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Cooper apparently believes gayness is immutable

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I was talking with commenter Zim offline about their insightful comment the other day that pointed out that one logical conclusion of Cooper's argument is that bisexuals should get married.

It turns out there was a subtlety to what Zim was saying that I had missed:

Cooper says that same-sex couples pose no risk to society of accidental pregancy.

But that seems to presuppose that orientation doesn't change.

More specifically:

Let's start by assuming, as the Prop 8 people do, that sexual orientation is a choice, and can change over time.

That implies that anyone who's in a same-sex couple right now might later have sex with someone of the opposite sex. (I'm sticking to gender binaries here for simplicity.)

And that means that members of same-sex couples pose the same risk to society (the risk of accidental pregnancy out of wedlock) as what Cooper referred to as the “fertile member” of an opposite-sex couple in which one partner is infertile. (I apologize for following Cooper's lead, both here and in my previous posts on this topic, in oversimplifying and trivializing the difficult issues around infertility.)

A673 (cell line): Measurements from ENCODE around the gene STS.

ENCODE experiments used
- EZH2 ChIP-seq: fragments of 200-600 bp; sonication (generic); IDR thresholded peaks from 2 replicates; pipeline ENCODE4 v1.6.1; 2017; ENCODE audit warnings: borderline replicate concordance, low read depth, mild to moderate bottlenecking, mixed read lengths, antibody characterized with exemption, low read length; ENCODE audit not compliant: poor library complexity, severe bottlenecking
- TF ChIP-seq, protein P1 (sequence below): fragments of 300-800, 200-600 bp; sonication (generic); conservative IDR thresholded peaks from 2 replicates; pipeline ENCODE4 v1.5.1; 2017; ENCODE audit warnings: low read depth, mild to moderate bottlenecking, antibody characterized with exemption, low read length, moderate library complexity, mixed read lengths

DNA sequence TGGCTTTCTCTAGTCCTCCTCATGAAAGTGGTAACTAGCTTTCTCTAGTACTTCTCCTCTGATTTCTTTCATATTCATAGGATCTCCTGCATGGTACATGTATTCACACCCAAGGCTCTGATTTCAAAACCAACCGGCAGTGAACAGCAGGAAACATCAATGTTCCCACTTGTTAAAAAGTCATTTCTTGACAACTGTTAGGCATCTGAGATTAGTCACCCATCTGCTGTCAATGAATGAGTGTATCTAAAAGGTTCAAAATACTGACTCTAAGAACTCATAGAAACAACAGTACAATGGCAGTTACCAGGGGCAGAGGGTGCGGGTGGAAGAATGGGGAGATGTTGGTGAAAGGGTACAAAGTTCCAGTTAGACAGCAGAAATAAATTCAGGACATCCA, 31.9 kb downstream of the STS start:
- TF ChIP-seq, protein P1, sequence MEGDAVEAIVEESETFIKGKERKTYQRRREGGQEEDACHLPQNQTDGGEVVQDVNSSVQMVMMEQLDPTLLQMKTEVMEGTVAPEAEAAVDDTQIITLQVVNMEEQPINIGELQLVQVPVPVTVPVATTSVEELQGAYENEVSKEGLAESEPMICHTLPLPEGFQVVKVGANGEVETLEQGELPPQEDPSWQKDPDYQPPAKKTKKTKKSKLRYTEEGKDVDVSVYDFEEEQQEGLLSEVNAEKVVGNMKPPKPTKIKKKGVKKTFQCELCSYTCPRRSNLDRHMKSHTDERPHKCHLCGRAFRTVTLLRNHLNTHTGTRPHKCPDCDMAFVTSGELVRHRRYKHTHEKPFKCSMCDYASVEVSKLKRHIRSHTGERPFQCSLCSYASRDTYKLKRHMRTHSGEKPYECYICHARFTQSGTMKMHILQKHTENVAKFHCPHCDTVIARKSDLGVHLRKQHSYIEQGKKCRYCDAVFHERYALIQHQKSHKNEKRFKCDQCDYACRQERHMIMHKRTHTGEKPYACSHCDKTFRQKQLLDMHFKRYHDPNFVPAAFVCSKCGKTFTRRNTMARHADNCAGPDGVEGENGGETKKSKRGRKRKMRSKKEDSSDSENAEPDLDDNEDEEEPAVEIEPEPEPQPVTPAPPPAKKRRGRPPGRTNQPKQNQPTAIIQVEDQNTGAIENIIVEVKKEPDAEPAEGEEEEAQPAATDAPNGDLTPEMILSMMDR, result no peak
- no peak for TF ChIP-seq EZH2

Which leads inexorably to one of two conclusions:

Either same-sex couples should be encouraged to get married, just like opposite-sex couples with one infertile member;

Or our starting assumption was wrong, and homosexuality is not a choice, but an immutable characteristic.

Cooper's whole argument is to oppose same-sex marriage, so the first of the above two options is unlikely. Therefore, Cooper apparently believes that someone in a same-sex couple will never sleep with someone of the opposite sex, and thus that homosexuality is immutable.


I know that it's kind of pointless to try to figure out what the logical conclusions of Cooper's arguments are. The parts of his argument that are logical are irrelevant to the topic; the parts that are relevant are a web of non sequiturs. (And I'm guessing he would probably back away from the infertile-couples part of his argument if pressed.)

My impression is that he wasn't interested in building a logical argument; I think he just wanted to toss out any old idea that came to mind, in order to support his real argument, which was that gays aren't a suspect class and so only the flimsiest of excuses is needed for it to be Constitutional for the state to discriminate against them.

But I nonetheless think it's kind of fun and entertaining to look at what the logical consequences of some of the stuff he said would be, if taken seriously.

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Yeah, I actually felt kinda sorry for Cooper--it sucks having to argue an impossible case.

I liked Olson's distinction that just because sexual orientation may CHANGE doesn't mean it's a CHOICE. Don't know if that will fly with Judge Walker or upon appeal, but maybe if a new trial is ordered they can have George Rekers come testify about whether his "choice" to hang out with rent boys after bashing gays for a living was volitional or not.

And they have to bring his buddy Blankenhorn back--his testimony was invaluable to the plaintiffs.


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